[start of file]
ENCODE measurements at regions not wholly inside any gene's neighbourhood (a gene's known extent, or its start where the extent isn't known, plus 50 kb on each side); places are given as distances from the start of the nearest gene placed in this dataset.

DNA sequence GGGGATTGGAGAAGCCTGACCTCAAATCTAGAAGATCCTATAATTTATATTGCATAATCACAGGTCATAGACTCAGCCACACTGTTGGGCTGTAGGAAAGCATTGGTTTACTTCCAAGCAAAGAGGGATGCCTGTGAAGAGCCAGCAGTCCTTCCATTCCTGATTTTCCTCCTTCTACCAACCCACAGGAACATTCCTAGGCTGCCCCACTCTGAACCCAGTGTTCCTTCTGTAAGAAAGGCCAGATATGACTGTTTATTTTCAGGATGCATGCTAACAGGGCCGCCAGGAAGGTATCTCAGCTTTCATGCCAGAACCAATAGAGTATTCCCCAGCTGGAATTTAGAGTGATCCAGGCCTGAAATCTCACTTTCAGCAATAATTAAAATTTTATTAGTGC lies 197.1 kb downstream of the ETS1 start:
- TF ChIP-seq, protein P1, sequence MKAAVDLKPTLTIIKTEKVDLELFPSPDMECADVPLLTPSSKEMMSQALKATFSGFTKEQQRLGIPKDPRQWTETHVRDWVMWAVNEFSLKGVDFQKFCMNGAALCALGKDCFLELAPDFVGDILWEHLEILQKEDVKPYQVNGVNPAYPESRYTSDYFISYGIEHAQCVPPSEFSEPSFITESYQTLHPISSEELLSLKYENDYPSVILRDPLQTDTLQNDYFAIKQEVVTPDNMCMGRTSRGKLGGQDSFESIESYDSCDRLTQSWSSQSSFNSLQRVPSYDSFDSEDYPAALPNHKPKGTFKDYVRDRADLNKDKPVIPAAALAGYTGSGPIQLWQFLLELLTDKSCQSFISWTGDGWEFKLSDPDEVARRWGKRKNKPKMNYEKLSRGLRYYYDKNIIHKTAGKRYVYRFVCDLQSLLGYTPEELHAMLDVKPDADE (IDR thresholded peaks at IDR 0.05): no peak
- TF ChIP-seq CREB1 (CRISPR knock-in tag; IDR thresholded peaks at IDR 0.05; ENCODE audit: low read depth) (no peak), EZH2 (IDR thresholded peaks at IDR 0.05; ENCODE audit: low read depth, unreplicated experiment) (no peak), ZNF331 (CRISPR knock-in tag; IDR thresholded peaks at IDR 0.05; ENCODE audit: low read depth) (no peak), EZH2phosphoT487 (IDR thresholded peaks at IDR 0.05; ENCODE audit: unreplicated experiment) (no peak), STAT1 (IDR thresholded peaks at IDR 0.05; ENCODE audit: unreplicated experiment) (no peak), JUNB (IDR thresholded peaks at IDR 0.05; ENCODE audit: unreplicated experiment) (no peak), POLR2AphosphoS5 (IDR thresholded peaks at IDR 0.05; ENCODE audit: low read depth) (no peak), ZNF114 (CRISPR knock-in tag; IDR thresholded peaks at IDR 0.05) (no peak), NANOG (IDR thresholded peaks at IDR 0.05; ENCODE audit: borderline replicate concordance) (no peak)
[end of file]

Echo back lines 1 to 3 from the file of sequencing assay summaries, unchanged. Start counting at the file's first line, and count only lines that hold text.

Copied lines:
ENCODE measurements at regions not wholly inside any gene's neighbourhood (a gene's known extent, or its start where the extent isn't known, plus 50 kb on each side); places are given as distances from the start of the nearest gene placed in this dataset.

DNA sequence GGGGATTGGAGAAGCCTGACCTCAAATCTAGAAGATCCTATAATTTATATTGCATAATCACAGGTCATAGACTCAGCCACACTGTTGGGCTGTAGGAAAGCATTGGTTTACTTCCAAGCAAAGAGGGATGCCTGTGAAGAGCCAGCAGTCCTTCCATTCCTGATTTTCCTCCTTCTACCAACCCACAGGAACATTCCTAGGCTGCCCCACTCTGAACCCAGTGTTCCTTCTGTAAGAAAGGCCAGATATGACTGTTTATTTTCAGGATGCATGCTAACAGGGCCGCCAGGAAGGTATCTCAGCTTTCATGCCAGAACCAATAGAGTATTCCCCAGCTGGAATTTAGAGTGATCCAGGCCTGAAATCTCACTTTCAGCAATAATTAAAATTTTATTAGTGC lies 197.1 kb downstream of the ETS1 start:
- TF ChIP-seq, protein P1, sequence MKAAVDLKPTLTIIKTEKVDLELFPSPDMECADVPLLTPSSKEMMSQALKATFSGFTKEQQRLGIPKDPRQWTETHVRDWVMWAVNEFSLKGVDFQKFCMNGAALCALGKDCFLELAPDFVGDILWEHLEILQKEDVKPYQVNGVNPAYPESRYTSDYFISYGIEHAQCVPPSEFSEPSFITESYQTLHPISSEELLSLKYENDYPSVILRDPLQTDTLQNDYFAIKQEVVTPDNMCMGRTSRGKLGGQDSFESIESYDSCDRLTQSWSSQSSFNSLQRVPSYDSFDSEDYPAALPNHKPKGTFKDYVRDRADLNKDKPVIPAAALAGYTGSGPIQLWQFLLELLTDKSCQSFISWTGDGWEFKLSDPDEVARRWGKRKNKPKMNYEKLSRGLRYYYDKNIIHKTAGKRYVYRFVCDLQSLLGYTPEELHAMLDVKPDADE (IDR thresholded peaks at IDR 0.05): no peak